Richard Jones's nightly Jack the Ripper guided walking tour, explores the dark alleyways and atmospheric East End thoroughfares that formed the backcloth against which the Jack the Ripper saga of 1888 was played out.

The tour is guided by published authors on the case - such as John Bennett, Philip Hutchinson and Richard Jones - as well as by top notch researchers who have spent years investigating the Whitechapel murders, and who are, therefore, up to speed with every facet of the mystery.


Having met your guide and fellow ripper hunters - at 7pm outside Exit Four of Aldgate East Underground Station - you will step through an old archway and head straight into a sinister alleyway that will immediately immerse you in the ambience of the 19th century East End.

As you make your way along it, you will pass the White Hart Pub, in the basement of which Jack the Ripper suspect George Chapman once ran his barber's shop.

Almost immediately, the 21st century falls far behind you, and you find yourself following in the footsteps of Whitechapel murders victim Martha Tabram, whose death, on the 7th August, 1888, whether at the hands of Jack the Ripper, or not, heralded the start of series of crimes which, over the next few months, would bring terror and panic to the very streets through which you will be walking.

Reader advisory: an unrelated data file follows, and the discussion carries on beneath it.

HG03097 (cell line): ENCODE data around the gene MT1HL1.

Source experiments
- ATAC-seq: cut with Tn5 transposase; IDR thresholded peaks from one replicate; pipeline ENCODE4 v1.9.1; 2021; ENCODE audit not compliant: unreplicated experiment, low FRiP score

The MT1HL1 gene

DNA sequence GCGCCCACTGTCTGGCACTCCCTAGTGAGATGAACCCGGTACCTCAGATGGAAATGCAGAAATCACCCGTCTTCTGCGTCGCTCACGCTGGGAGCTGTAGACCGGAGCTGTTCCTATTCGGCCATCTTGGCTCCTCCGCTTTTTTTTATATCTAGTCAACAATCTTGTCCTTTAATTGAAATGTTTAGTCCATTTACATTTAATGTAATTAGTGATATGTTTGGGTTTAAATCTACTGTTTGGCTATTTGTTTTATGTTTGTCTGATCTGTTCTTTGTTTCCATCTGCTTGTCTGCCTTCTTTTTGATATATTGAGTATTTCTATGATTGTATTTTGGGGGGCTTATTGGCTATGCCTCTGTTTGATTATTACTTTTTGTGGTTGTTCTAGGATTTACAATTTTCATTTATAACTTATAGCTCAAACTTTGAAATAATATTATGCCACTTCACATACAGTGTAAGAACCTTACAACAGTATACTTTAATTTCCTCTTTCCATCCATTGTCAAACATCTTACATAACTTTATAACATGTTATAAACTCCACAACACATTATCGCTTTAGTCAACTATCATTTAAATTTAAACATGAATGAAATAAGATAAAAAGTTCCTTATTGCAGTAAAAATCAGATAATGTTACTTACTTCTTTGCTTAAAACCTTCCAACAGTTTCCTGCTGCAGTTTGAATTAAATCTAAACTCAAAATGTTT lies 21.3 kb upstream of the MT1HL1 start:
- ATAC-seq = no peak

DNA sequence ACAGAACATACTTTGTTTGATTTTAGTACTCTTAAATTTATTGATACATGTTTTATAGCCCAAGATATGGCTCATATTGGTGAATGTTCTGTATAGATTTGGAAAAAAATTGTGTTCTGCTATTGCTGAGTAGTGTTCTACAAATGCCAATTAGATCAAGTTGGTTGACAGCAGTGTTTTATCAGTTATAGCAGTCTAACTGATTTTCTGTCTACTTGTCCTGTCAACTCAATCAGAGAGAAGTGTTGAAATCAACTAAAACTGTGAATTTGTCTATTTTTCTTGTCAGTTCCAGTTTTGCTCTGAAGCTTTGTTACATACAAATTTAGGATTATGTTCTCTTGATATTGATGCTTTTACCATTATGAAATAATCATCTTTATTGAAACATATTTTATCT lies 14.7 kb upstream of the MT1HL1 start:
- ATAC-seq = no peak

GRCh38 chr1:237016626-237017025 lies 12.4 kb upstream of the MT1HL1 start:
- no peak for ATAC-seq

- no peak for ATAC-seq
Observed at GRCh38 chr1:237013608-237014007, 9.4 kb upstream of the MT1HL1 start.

The White Hart Pub seen by night.

The White Hart Pub


Emerging from the cobbled thoroughfare, we head along Wentworth Street, which, in 1888, had a dreadful reputation for vice and villainy, and which was one of the locations frequented by a notorious early suspect "Leather Apron."

Passing the corner where the very first victim on the Whitechapel murders file, Emma Smith, was attacked in April, 1888, the walk wends its way to Thrawl Street, another notorious thoroughfare that featured in the final hours of the life of victim Mary Nichols.


Indeed, on the corner of this, once notorious, backwater there stands an old building that, in 1888, was the Frying Pan Pub, the very hostelry inside which Mary Ann Nichols drank away her "doss" money on the morning of her murder.

Although the building is now a restaurant, if you crane your neck and look upwards, you will see two crossed frying pans, and the buildings former name, "Ye Frying Pan", in brick relief, still emblazoned on the building's upper gable.

The walk will then make its way through a warren of old streets that are still as they were at the time of the murders, true time capsules from which the past had yet to depart and, as you pass through them, you will genuinely feel that you have been transported back to that long ago autumn of terror and mystery.